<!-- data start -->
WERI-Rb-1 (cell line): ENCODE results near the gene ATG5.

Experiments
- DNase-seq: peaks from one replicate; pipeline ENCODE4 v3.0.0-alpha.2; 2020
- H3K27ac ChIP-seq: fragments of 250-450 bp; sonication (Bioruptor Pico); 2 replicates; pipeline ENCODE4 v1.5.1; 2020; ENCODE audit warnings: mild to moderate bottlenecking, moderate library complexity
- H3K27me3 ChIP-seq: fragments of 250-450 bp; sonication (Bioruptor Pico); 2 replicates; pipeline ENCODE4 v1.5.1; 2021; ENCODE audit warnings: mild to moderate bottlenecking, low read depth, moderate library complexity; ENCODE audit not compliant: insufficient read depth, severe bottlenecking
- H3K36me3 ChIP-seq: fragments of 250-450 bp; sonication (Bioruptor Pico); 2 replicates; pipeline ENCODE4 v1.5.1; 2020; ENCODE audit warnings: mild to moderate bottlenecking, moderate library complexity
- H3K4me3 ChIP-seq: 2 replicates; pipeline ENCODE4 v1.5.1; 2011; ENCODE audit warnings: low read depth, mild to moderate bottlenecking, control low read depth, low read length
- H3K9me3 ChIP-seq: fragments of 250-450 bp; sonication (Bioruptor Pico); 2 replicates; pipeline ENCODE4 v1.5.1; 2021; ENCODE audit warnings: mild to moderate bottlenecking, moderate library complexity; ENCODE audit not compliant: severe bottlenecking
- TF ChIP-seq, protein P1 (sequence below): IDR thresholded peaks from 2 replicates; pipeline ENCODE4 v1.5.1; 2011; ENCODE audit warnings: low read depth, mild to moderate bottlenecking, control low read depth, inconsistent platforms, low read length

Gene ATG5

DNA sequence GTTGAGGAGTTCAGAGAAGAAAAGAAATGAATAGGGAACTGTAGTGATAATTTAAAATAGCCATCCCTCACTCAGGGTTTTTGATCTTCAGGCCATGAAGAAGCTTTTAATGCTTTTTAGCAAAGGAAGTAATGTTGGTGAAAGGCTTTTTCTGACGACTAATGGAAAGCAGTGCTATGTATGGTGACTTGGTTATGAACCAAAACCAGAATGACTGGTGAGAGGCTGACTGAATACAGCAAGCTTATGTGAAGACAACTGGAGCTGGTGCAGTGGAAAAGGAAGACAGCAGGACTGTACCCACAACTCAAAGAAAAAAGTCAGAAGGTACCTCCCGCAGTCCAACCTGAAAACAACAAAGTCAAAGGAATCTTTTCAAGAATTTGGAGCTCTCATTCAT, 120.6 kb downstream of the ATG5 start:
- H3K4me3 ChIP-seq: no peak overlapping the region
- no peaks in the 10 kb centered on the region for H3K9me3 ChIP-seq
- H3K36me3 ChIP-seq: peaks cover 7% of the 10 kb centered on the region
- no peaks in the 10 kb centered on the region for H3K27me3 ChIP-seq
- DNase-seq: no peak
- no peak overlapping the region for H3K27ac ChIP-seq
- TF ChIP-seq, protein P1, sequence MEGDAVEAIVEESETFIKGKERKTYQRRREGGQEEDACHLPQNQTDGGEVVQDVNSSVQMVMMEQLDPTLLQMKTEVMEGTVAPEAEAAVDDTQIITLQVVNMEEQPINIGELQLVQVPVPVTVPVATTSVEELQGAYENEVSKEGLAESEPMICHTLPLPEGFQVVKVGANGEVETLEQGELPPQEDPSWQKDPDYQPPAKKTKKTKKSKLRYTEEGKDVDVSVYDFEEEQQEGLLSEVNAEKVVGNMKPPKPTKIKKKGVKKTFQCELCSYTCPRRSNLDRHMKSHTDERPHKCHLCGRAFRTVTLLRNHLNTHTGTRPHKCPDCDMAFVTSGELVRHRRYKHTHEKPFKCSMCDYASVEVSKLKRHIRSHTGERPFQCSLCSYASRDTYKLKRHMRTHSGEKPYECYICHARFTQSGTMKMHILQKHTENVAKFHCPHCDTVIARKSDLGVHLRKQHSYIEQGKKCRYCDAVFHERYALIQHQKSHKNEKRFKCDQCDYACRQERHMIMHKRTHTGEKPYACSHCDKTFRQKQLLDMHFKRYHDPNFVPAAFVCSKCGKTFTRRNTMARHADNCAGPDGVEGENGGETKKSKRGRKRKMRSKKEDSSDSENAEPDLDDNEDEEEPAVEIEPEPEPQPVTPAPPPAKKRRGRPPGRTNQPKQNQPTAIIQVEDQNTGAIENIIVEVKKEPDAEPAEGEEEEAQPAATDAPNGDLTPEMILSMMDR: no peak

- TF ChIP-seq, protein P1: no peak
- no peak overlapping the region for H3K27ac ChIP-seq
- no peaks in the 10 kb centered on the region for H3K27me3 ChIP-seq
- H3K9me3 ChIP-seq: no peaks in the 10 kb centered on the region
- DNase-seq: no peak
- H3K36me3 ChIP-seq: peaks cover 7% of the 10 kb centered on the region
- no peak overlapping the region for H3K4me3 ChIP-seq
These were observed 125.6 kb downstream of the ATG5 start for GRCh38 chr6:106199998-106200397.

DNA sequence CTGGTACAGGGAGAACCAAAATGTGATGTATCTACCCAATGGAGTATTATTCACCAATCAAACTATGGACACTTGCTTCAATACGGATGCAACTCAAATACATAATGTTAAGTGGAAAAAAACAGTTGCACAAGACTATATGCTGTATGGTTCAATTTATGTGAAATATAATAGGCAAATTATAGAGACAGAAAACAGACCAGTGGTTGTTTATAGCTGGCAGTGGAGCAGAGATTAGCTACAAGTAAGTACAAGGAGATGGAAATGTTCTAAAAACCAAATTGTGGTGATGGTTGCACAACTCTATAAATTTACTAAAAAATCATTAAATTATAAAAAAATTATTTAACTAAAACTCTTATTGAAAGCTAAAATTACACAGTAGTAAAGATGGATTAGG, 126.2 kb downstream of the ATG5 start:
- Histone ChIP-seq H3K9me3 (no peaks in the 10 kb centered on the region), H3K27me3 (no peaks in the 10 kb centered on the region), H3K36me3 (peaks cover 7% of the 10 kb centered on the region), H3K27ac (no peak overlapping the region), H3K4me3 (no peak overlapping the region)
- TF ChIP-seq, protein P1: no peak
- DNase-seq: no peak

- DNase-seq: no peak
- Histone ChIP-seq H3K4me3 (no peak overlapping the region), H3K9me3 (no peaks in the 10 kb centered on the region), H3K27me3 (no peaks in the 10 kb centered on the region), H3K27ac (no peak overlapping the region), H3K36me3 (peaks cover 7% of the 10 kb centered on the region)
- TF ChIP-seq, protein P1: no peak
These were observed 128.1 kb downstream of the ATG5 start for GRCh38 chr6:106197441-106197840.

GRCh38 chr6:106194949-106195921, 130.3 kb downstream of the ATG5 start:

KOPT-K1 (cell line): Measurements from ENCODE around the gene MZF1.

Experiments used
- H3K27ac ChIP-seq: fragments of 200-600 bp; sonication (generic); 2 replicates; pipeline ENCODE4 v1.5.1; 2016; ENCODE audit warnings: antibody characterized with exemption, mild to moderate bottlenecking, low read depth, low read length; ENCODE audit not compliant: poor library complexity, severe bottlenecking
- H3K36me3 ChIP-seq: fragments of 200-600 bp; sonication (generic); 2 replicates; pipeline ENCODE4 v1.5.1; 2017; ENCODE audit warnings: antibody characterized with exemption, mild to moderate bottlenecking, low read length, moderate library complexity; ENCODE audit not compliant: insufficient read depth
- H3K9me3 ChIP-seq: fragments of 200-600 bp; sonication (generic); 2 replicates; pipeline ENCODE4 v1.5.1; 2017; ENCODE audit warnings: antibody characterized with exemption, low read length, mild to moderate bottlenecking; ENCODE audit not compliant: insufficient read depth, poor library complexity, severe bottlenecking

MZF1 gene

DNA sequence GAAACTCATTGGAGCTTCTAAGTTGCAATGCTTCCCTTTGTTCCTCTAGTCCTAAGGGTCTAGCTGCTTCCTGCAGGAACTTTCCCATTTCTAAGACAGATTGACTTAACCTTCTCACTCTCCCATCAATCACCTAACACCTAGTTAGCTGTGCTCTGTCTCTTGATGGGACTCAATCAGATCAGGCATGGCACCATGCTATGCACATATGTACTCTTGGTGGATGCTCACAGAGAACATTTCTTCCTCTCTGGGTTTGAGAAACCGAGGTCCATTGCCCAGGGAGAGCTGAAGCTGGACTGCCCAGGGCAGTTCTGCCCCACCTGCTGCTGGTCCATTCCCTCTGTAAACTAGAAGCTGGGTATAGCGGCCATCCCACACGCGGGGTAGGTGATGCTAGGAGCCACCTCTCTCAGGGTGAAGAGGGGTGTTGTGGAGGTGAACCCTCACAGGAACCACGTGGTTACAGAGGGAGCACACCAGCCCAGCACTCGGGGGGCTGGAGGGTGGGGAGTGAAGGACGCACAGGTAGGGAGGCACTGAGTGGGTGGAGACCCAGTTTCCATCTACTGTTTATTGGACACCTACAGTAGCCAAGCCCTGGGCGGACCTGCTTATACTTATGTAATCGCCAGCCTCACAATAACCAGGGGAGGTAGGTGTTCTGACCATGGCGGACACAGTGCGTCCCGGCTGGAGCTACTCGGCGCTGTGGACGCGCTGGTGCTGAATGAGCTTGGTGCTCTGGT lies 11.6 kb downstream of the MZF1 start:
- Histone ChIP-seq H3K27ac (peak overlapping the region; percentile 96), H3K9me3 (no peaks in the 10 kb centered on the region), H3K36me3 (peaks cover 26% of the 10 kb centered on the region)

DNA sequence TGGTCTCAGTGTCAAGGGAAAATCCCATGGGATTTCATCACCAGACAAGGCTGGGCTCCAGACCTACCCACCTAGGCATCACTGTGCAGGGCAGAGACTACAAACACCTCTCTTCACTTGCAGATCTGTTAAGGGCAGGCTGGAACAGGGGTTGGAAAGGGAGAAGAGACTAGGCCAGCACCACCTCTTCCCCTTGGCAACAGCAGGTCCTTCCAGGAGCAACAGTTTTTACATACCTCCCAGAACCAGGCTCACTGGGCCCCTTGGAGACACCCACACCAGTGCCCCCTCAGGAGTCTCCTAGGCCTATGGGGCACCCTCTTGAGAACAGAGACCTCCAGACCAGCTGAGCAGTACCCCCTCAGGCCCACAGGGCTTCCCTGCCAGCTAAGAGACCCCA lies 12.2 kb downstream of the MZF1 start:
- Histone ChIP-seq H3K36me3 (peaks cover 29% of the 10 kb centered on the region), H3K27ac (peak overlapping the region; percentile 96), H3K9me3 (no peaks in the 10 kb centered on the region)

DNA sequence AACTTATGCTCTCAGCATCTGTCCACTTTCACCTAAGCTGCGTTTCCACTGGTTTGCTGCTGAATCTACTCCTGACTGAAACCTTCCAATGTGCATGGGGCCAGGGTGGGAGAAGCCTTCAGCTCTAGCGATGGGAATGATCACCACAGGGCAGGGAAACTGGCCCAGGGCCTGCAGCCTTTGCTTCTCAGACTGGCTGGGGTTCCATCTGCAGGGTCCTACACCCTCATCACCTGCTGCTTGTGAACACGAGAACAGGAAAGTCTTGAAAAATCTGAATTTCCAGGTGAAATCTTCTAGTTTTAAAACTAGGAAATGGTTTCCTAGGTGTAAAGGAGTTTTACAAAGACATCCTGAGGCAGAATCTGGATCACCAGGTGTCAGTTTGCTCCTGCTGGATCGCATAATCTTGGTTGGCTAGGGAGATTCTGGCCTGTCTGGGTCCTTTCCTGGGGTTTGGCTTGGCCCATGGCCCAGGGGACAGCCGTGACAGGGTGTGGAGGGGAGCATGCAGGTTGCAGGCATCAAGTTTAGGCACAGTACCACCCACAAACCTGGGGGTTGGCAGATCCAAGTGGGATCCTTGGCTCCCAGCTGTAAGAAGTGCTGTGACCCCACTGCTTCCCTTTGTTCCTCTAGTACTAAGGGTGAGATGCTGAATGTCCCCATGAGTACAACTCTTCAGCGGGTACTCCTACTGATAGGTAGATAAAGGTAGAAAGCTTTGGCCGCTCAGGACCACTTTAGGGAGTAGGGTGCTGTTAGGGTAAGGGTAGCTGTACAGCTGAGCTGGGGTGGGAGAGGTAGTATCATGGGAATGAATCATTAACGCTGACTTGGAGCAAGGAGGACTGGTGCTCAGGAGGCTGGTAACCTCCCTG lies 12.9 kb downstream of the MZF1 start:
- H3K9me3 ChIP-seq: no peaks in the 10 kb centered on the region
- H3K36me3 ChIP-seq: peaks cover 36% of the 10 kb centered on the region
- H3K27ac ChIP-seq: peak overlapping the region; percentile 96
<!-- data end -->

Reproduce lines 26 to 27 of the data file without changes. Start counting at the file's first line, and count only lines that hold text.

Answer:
These were observed 125.6 kb downstream of the ATG5 start for GRCh38 chr6:106199998-106200397.

DNA sequence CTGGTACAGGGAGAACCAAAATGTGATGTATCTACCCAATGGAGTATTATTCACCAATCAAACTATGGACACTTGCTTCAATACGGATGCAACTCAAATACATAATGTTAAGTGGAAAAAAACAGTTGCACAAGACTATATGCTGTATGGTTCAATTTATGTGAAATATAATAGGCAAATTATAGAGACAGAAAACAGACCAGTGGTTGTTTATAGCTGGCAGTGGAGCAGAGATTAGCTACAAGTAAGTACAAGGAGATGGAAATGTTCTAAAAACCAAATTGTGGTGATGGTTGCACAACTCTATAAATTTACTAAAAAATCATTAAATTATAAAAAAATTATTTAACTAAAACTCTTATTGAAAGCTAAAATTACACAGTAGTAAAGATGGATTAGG, 126.2 kb downstream of the ATG5 start: